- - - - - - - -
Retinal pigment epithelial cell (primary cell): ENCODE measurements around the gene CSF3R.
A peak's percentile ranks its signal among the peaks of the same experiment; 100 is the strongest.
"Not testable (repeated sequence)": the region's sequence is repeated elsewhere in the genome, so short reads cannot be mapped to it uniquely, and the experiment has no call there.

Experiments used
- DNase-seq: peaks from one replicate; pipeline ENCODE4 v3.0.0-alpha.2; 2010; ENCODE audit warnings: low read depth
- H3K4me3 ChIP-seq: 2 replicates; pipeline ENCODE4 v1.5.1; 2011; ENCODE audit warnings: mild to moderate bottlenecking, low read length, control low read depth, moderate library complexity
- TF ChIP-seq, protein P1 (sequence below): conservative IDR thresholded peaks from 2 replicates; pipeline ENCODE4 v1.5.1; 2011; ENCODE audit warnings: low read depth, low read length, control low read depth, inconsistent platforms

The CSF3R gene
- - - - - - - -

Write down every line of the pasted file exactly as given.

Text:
Retinal pigment epithelial cell (primary cell): ENCODE measurements around the gene CSF3R.
A peak's percentile ranks its signal among the peaks of the same experiment; 100 is the strongest.
"Not testable (repeated sequence)": the region's sequence is repeated elsewhere in the genome, so short reads cannot be mapped to it uniquely, and the experiment has no call there.

Experiments used
- DNase-seq: peaks from one replicate; pipeline ENCODE4 v3.0.0-alpha.2; 2010; ENCODE audit warnings: low read depth
- H3K4me3 ChIP-seq: 2 replicates; pipeline ENCODE4 v1.5.1; 2011; ENCODE audit warnings: mild to moderate bottlenecking, low read length, control low read depth, moderate library complexity
- TF ChIP-seq, protein P1 (sequence below): conservative IDR thresholded peaks from 2 replicates; pipeline ENCODE4 v1.5.1; 2011; ENCODE audit warnings: low read depth, low read length, control low read depth, inconsistent platforms

The CSF3R gene